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Psalms: Poetic Prophecy

Photo by Dương Trần Quốc on Unsplash

 

Media service providers love to bundle–TV, internet, land lines. Why do some Old Testament scholars deny God that privilege? God bundles. Psalms can be grouped according to themes. This is not news. But God does more than repeat themes and scatter them throughout Psalms. He loves to string psalms like pearls on a single strand.

The major thread running through Psalms is the story of God’s Son, especially what happened to him on the cross. When God foretells a story centuries before its occurrence, the foretelling is called prophecy.

Acts 2:23 this Jesus, delivered up according to the definite plan and foreknowledge of God, you crucified and killed by the hands of lawless men. (ESV)

25 For David says concerning him, “‘I saw the Lord always before me, for he is at my right hand that I may not be shaken; 

30 Being therefore a prophet, and knowing that God had sworn with an oath to him that he would set one of his descendants on his throne, 31 he foresaw and spoke about the resurrection of the Christ, that he was not abandoned to Hades, nor did his flesh see corruption. 

Acts 13:36 For David, after he had served the purpose of God in his own generation, fell asleep and was laid with his fathers and saw corruption, 

Why did God prophesy the events of his Son’s life centuries before they occurred? I can think of a few reasons. Perhaps collectively we can think of more:

  1. to prove the presence of the supernatural
  2. to provide supernatural credentials for his incarnate (born as a human) Son
  3. to provide a road map of education and warning for the Son’s journey through human existence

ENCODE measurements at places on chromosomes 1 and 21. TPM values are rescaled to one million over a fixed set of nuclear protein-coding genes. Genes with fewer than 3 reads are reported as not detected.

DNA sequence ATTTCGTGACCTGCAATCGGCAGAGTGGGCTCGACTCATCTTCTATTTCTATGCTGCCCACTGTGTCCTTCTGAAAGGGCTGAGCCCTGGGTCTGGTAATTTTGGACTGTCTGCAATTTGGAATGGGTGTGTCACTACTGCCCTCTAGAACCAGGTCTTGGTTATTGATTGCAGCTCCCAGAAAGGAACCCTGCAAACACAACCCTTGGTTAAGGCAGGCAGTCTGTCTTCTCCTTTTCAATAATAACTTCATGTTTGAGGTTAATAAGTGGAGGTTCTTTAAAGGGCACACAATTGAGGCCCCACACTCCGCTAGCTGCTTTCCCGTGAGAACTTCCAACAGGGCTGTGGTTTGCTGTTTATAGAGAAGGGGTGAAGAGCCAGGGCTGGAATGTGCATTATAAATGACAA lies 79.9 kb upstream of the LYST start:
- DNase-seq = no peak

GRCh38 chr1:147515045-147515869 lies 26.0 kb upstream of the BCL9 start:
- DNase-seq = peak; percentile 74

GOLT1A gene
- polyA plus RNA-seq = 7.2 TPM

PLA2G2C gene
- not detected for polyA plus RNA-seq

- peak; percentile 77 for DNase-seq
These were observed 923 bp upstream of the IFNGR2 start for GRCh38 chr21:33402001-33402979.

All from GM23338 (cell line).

4. to prepare a people ready to receive his Son
  5. to bolster the faith of his Son during a very rocky ride
  6. to bolster the vision and understanding of the first disciples, the first followers of Christ
  7. to bolster the faith of the first disciples-turned-missionaries
  8. to convince all that God is for us, not against us, as we discover that the very human voice of the psalmist is my voice, and your voice, and the voice of people everywhere

God told the events ahead of time, so that we who were to follow could see, understand, and believe.

Why poetry? Why write prophecy as poems? Is there a better media than poetry to convince us “stubborn of heart” people that Christ, God’s chosen and anointed, was and is every bit as human as we are? Poems can be a subjectively accurate display of the heart, feelings, mind, and thoughts of the person speaking them.

God loves people so much that he sent himself in the person of his Son to bring life to us–to raise us from the dead. And with his Son, even before his Son’s arrival, he sent these magnificent poems to display the utter humanity of his Son in a way that an itinerant preacher/healer could not do in real time. Think of Jesus and his disciples so pressed upon by the anxious crowds that they had time neither to eat nor sleep. Think about the thousands of people Jesus healed, the thousands (?) of miles they walked, the hundreds of sermons he preached in three years, the hours and hours of private praying he did. Who would be there to write down his meditations and prayers? God provided. He sent a prophet-poet named David centuries ahead of time to record the thoughts, feelings, and prayers of his yet-to-be-incarnated Son. In this way God foretold the life of his Son.

Who in the culture of that day would have expected that God’s Son, his anointed, the mighty King to be (see Psalms 2 and 110), would live a life of poverty and suffering? Who in their wildest dreams would even dare to imagine that God would reject his Son unto death? Who would possibly dare to claim that the nakedly shamed and beaten Jesus of Nazareth was…Messiah? Impossible! No one but God would think these things. Therefore God predicted in advance through the prophecies of Psalms and other books, such as that written by Isaiah, so that at the right moment, we could recognize the divine Christ in his human form when he came.

In the voice of the suffering psalmist, I hear my own voice. As I do, I realize the fact that God ultimately wrote these words and included them in his book. This tells me that just as God sees the psalmist, God sees me, he sees you, he loves me, and he loves you. And just as the psalmist turned to God through all his trials, cried out to him for help, and praised him, God wants me to do the same. God is love.

 

 

 


2 Comments

  1. Michele Thompson says:

    God truly is love.

    Like

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